Matthew Martoma
Matthew Martoma (Photo by Spencer Platt/Getty)

Earlier this week the federal judge presiding over the Manhattan insider trading trial of former SAC Capital Advisors portfolio manager Mathew Martoma agreed to keep certain unfavorable evidence from the jury, including evidence that Martoma fainted when he was arrested in 2012.

If the jury gets to see what the judge unsealed in the case on Thursday, Martoma’s lawyers at Goodwin Procter may be the ones feeling faint.

In brief order, U.S. District Judge Paul Gardephe unsealed a series of papers filed in the case last month, including the government’s motion to admit eye-popping evidence that Harvard Law School expelled Martoma in 1999. The documents detail why Martoma was kicked out, and it wasn’t for any minor infraction: He allegedly falsified his Harvard transcripts and included them in clerkship applications submitted to 23 federal appellate judges around the country. Then, according to the Manhattan U.S. attorney’s office, Martoma lied about the forgeries to the law school’s administrative board, and even submitted forensic evidence generated by a company that he had secretly created himself. (There’s plenty more, believe it or not, in the government’s motion in limine to admit the evidence.)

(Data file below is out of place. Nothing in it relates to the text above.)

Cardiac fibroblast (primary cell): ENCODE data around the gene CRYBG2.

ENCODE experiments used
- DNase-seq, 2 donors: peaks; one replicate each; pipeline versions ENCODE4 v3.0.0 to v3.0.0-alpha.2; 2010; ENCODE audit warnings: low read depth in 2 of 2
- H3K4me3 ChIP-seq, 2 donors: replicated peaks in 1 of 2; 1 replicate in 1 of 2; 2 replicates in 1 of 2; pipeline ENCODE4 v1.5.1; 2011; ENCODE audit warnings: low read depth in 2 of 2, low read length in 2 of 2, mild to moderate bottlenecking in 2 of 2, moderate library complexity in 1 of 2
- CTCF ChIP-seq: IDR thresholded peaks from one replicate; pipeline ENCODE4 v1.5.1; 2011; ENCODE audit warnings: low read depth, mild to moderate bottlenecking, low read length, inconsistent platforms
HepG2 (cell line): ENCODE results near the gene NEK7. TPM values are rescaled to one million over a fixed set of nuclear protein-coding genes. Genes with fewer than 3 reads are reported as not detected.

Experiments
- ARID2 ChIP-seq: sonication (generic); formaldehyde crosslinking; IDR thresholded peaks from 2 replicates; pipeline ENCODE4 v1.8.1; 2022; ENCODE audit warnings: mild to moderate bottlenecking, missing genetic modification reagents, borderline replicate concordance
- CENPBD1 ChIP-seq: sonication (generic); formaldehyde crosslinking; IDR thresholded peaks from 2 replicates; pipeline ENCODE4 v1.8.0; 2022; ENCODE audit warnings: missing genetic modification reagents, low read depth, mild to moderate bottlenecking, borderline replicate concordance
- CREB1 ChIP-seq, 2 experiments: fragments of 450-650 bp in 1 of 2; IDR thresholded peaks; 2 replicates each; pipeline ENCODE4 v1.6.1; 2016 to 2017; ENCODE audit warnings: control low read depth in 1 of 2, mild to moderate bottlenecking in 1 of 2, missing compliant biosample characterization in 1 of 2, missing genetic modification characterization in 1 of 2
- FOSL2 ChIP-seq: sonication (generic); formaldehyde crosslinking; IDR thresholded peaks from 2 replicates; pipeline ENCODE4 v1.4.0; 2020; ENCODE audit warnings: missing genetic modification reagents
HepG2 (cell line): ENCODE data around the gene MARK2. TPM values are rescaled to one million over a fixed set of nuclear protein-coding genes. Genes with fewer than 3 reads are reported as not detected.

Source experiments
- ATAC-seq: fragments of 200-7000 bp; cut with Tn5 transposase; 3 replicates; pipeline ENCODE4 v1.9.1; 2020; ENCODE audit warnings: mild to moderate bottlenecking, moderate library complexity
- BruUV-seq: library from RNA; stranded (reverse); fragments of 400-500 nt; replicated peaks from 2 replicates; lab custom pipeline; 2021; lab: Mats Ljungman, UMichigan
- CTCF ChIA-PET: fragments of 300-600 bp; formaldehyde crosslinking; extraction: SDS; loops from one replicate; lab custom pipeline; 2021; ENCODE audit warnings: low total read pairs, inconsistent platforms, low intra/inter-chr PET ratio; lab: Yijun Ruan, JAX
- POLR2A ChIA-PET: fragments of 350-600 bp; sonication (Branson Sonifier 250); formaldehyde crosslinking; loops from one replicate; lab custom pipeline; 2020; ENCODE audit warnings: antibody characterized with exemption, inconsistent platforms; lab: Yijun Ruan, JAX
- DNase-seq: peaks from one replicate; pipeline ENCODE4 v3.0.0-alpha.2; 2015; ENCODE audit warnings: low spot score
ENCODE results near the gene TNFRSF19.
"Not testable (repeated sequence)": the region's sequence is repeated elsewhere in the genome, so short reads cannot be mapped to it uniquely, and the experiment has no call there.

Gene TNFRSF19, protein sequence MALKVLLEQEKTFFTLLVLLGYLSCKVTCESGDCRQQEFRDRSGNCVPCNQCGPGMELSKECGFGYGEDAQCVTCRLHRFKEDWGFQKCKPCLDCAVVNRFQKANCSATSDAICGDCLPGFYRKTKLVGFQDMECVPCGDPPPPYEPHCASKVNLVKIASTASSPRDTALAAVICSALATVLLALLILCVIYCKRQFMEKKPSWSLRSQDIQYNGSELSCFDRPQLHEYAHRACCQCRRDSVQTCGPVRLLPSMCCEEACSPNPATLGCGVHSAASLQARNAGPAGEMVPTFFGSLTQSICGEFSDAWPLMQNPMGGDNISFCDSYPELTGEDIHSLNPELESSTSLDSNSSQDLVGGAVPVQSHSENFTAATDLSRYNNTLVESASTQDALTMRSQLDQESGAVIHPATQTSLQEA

Martoma’s lead lawyer, Goodwin Procter’s Richard Strassberg, asserts that the government shouldn’t be allowed to introduce the Harvard-era material, which could be used to argue that Martoma knew how to cover his tracks. Prosecutors allege that Martoma used inside information about a clinical drug trial to help make $276 million in illegal trades while at SAC. According to the defense, the government hopes that the newly-unsealed material will serve as a “sword of Damocles,” preventing Martoma from taking advantage of prosecutors’ lack of certain forensic evidence in the case.